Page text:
Broken Ankle: causes, symptoms and treatments

Updated 2/21/2019
Dr. Baravarian discusses  ankle fractures, their treatment and way to avoid complications.

What's a Broken Ankle?

The ankle consists of three bones (tibia, fibula and talus) and if any are broken bones, you have what a broken ankle. If only the ligaments give way, you have an ankle sprain, which only involves the soft tissue.

 

Under-treated ankle fractures (and stress fractures) are one of the most common orthopedic injuries and have lead to an alarming increase in early onset ankle instability, arthritis and permanent range of motion issues. 

 

Getting the right diagnosis and medical advice can make all the difference in your outcome. When it comes to your ankle, it is better to be safe now, than sorry later.

Diagnosing a Broken Ankle

 

The symptoms of a broken ankle are basically the same as a sprain. Even if you cannot bear weight while walking because of severe pain, it does not tell us what is wrong. From the outside, sprains and fractures appear very similar. 

 

It is wise to always treat serious ankle injuries as if they are broken until you get your injured ankle bones x-rayed and find out otherwise. 

 

It's what is going on inside the ankle that will tell us, thus you can always expect to have an x-ray. It is also important to always have follow-up care when it is requested. You simply do not want to ignore the severity of the fracture.

 

Non-surgical Treatments for a Broken Ankle

 

Ankle fractures that don’t have gapping or angulations/rotation at the fracture site are usually treated with an ankle brace and possibly physical therapy. These usually do not require surgery. 

 

Doctors often prescribe the RICE treatment for self-care at home to help heal and alleviate ankle pain. This includes:

 

Rest

Stay off the ankle as much as possible to prevent further injury and reduce foot pain.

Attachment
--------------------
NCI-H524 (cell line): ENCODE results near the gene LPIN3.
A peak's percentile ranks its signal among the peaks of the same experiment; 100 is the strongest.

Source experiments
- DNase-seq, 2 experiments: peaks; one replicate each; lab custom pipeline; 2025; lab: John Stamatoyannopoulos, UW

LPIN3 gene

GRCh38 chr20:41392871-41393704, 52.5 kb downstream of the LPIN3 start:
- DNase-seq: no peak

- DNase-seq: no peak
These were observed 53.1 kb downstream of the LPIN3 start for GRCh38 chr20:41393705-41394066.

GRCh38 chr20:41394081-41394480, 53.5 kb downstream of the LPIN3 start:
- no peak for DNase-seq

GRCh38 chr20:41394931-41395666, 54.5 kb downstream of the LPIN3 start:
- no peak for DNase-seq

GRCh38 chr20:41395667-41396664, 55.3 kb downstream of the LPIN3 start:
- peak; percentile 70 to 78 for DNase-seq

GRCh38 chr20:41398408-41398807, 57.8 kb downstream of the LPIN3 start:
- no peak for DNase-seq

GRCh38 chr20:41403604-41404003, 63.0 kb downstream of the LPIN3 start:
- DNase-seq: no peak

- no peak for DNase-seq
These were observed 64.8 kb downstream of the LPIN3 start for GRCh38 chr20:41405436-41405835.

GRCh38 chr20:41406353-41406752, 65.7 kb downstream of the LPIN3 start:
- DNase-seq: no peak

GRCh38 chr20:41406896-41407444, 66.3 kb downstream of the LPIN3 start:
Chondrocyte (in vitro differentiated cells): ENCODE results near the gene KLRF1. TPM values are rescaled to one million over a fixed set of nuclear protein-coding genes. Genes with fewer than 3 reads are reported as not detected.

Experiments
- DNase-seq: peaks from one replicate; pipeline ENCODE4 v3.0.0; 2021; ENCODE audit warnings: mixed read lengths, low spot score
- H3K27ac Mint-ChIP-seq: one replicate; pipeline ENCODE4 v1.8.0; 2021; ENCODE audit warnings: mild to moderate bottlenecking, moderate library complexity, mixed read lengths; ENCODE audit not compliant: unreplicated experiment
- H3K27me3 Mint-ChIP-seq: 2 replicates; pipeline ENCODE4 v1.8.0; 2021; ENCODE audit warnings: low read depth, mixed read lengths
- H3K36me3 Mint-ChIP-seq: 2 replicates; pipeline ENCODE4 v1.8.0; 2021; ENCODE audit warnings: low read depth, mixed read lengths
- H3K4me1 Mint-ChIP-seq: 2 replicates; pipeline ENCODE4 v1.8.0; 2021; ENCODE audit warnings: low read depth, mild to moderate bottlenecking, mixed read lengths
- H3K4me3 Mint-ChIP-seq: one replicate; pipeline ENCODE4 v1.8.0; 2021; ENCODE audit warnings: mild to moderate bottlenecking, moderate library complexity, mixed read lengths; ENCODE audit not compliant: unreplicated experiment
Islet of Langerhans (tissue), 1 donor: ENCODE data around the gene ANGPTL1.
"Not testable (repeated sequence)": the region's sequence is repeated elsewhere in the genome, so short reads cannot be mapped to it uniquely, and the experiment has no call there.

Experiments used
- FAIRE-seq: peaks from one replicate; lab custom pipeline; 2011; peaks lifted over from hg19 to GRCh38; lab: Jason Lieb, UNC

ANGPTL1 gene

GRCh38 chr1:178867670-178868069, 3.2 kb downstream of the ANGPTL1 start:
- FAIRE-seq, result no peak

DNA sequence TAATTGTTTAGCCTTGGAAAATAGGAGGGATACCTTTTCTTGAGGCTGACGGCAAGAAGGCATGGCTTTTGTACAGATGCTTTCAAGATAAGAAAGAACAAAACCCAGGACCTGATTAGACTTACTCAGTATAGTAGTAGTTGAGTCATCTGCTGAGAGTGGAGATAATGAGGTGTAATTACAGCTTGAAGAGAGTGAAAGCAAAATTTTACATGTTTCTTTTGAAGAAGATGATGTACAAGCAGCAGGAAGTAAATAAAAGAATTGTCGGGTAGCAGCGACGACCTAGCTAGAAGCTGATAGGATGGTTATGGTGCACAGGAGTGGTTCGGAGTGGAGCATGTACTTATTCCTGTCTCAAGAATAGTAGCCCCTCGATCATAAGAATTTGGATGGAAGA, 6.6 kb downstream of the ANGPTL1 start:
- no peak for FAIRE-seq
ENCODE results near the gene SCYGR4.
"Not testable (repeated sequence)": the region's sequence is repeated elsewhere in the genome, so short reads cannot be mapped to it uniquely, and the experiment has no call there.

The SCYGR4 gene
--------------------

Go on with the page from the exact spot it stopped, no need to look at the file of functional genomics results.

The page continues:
Ice and Compression 

Cold compresses (ice packs) are most effective the first 24 hours after the injury to decrease swelling and shorten the time that you can begin weight-bearing.

 

Elevation

To help limit swelling and for pain management and to help decrease swelling of ankle bone breaks, we often recommend non-steroidal anti-inflammatory such as Ibuprofen. It is important to never take these on an empty stomach, always take with food to help prevent GI bleeding.

 

 

Surgical Treatment Options for a Broken Ankle

Ankle fractures often require surgical repair to replace the fractured pieces to normal anatomic alignment and put the ankle joint in the correct position. There are several reasons why an ankle fracture will require surgery. 

 

If the fracture is displaced or angulated, and the ankle joint is no longer aligned, surgery is required to realign the ankle joint. It is essential to align the ankle fracture to within 2 millimeters of original position for optimal long-term results. 

 

Ankle fractures involving joint cartilage can lead to arthritis in the joint. It is especially important that ankle fractures are reduced to return the anatomy to its normal position and alignment.